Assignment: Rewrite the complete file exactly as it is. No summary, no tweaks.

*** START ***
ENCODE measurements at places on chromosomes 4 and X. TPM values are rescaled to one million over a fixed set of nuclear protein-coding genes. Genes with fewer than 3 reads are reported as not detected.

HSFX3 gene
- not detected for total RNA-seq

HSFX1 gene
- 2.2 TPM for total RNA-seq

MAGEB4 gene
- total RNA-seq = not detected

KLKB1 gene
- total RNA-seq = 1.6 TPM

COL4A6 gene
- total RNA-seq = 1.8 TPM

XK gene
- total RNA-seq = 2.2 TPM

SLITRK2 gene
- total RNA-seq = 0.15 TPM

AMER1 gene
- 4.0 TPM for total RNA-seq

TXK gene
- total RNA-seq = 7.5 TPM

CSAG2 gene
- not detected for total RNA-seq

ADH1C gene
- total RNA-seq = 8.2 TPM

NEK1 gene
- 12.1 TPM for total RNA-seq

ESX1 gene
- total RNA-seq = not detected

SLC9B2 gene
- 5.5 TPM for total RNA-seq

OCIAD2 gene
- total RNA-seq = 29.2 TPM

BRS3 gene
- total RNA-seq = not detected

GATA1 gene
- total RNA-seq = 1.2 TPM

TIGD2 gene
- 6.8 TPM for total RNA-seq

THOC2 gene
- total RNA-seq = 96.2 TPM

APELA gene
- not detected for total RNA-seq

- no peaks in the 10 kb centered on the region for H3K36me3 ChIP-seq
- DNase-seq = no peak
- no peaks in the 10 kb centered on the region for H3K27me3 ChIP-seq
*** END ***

ENCODE measurements at places on chromosomes 4 and X. TPM values are rescaled to one million over a fixed set of nuclear protein-coding genes. Genes with fewer than 3 reads are reported as not detected.

HSFX3 gene
- not detected for total RNA-seq

HSFX1 gene
- 2.2 TPM for total RNA-seq

MAGEB4 gene
- total RNA-seq = not detected

KLKB1 gene
- total RNA-seq = 1.6 TPM

COL4A6 gene
- total RNA-seq = 1.8 TPM

XK gene
- total RNA-seq = 2.2 TPM

SLITRK2 gene
- total RNA-seq = 0.15 TPM

AMER1 gene
- 4.0 TPM for total RNA-seq

TXK gene
- total RNA-seq = 7.5 TPM

CSAG2 gene
- not detected for total RNA-seq

ADH1C gene
- total RNA-seq = 8.2 TPM

NEK1 gene
- 12.1 TPM for total RNA-seq

ESX1 gene
- total RNA-seq = not detected

SLC9B2 gene
- 5.5 TPM for total RNA-seq

OCIAD2 gene
- total RNA-seq = 29.2 TPM

BRS3 gene
- total RNA-seq = not detected

GATA1 gene
- total RNA-seq = 1.2 TPM

TIGD2 gene
- 6.8 TPM for total RNA-seq

THOC2 gene
- total RNA-seq = 96.2 TPM

APELA gene
- not detected for total RNA-seq

- no peaks in the 10 kb centered on the region for H3K36me3 ChIP-seq
- DNase-seq = no peak
- no peaks in the 10 kb centered on the region for H3K27me3 ChIP-seq